I even commented (in footnote no.38) that "The very presence of a female band member in the two Oldham Band photos is in itself noteworthy for the era, and unique amongst the images of (non-Salvation Army) concertina bands that I have seen dating from before the First World War. However, that conflict saw women take on many roles that had previously only been filled by men, and there is evidence that in the early 1920s a few of them did play in some of the bands (the ones that I’m aware of being Premier, Ashton-under-Lyne, and Barton Hall)."

 

Cecil Arthur Astley (1890-1959) is kneeling, to the right of the bass drum, in the 1911 photo.

 

The "Astley's store" in the background (not altogether surprisingly) sold concertinas, and also bicycles.

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What fascinating information is being recovered over this topic; I found that image online when I was trying to help out on the Astley name for MR Chris Rowe in here.  It's amazing how one basic line of request for information can expand to even wider results. I know concertinas enjoyed a golden period in this time of history, and were already sold in their masses.

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  • 4 weeks later...
On 4/11/2022 at 2:26 PM, chris rowe said:

Thanks Simon,

The photos were taken in the 1940s, I know they played at benefits for wounded service men for the Mexbro War Casualty Fund before emmigrating to Australia in 1948. In 1959 after her husbands death Jenny Astley sent a concertina and music to the Kensington Septet lead by Len Jones. That's all I have apart from one of the miniatures seen in the photo

 

 

Hi Chris, I'm from Mexborough myself, I just wondered if you could expand on the Mexborough connection if poss...I've had a look through the census'

and there are no Astleys living here in the late 19th or 20th centuries...so it seems a little odd, unless perhaps Cecil & Jenny Ashley, who were in the area at various times in the theatres.

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Posted (edited)

I could be mistaken, but I'm fairly certain that the photos posted by Chris were of an earlier date than the 1940s. The Astleys would have to have been in their 50s by then, but they appear to be somewhat younger than that.

 

And although I'm no expert, a lady friend of mine to whom I showed the photos, suggested that they may have been "expecting a happy event" at the time the photos were taken. Yes, I know that it sometimes happens at a later than average age, but statistically it seems to point to an earlier date if it was indeed the case.

 

 

(Sorry if this post offends feminist sensibilities)

Edited by malcolm clapp
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Anyone who successfully brews beer can't be sad !

The only link I have for the Astleys in Mexborough are two letters from  for the G.A.Beaumont, the entertainment secretary of the 'Mexbro' War Casualties Fund, one (17/07/48) asking them to entertain the wounded in the M.O.P Hospital in Chapel-Allerton, and the other (20/07/48) thanking them, and wishing them "bon voyage" to Australia. I you would like a copy, pm me with your email address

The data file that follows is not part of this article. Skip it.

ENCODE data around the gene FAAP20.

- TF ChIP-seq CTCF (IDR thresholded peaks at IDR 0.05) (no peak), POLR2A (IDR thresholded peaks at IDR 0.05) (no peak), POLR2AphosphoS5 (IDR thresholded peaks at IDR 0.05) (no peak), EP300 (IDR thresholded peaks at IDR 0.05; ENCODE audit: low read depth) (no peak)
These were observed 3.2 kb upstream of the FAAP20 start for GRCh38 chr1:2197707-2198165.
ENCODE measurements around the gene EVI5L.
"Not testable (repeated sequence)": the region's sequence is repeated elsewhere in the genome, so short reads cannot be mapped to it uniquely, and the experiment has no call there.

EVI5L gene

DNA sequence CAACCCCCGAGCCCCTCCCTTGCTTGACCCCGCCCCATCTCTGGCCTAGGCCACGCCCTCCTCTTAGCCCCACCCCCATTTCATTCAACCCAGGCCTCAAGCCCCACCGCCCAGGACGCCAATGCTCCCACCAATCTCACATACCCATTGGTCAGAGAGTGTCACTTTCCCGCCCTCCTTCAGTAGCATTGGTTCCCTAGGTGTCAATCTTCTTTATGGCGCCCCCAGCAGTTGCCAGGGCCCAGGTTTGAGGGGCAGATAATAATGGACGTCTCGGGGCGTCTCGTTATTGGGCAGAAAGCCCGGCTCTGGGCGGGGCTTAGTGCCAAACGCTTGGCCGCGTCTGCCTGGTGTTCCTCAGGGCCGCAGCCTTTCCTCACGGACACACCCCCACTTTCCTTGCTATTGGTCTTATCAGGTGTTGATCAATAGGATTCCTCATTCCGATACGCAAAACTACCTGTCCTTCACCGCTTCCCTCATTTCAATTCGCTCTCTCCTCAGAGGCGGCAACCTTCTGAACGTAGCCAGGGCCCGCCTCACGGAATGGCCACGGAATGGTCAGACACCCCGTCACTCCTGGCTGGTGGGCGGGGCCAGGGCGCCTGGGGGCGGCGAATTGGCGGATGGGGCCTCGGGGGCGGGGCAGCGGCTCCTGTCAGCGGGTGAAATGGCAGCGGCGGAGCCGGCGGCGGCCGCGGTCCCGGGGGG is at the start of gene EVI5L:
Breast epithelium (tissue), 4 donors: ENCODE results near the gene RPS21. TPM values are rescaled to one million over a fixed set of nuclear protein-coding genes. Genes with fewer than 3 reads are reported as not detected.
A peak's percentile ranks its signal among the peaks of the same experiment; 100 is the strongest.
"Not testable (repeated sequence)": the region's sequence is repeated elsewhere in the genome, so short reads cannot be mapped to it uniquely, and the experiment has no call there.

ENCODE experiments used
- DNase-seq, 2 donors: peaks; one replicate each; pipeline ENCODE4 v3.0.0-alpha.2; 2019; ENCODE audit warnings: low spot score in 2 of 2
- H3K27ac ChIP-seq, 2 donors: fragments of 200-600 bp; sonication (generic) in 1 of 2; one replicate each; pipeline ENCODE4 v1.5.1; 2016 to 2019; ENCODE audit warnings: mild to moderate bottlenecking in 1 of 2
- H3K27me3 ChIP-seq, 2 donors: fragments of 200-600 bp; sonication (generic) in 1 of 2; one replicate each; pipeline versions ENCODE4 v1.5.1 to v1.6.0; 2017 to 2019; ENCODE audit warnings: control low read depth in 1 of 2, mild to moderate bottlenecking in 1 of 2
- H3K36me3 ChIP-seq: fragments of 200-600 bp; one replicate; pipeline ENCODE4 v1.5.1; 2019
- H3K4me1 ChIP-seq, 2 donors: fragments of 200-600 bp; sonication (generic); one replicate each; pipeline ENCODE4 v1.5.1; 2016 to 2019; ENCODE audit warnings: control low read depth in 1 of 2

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So it would appear that the Astleys (Cecil and Jennie) returned to England sometime after 1925 and then came back to Australia once more in the late 1940s. Might be worth a further search on the Trove site for later references to their concertina activities, though I suspect that public interest in concertinas had waned somewhat in those post war years. Maybe not so the saxophone, their other instrument of expertise, so that's another avenue worth researching....

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On 5/6/2022 at 5:57 AM, chris rowe said:

Anyone who successfully brews beer can't be sad !

The only link I have for the Astleys in Mexborough are two letters from  for the G.A.Beaumont, the entertainment secretary of the 'Mexbro' War Casualties Fund, one (17/07/48) asking them to entertain the wounded in the M.O.P Hospital in Chapel-Allerton, and the other (20/07/48) thanking them, and wishing them "bon voyage" to Australia. I you would like a copy, pm me with your email address

 

Thanks for that info Chris, I reckon I've got it now...it's not Mexborough the place, I think it's the Earl of Mexborough's fund....the family seat was at Methley in the Leeds area..as is Chapel Allerton. There were a number of pubs in the Leeds area called The Mexborough Arms.

    I don't profess to know the details of the landed gentry, but the landed gentry of Mexborough ( the town) were the Montagu-Yarborough family...in fact our own Mexborough Concertina Band Club was built on their land. Had the activities been related to the area it would almost certainly have been for the benefit of the wounded in Mexborough's Montagu Hospital...I'm in our heritage society and never heard of such a fund, and there are no mentions in the newspaper archive that I can find.

   Hope that solves it!!

 

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Posted (edited)
On 4/13/2022 at 5:36 PM, SIMON GABRIELOW said:

What fascinating information is being recovered over this topic; I found that image online when I was trying to help out on the Astley name for MR Chris Rowe in here.  It's amazing how one basic line of request for information can expand to even wider results. I know concertinas enjoyed a golden period in this time of history, and were already sold in their masses.

 

Do you know York had its own Concertina Band as early as 1883? ...run by George Brown,  Church Lane, Tannery Row. The Secretary was David Brown, address,  18 and a half, Burton Lane.

Edited by sadbrewer
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York, a concertina band? No i never knew that. I wonder where they bought the instruments. One place may have been a good old greatly acclaimed music shop that started in the 18th century ( now gone!).. Banks Music Shop it was called; marvellous place, music books, instruments, records.. in more modern times nearly everything you could wish for. And where I got my own concertina from (1999).

Shop now gone .  Sold to chain of generic music shops! Burton Stone Lane is no more than a mile or so from City Centre. ( Of York).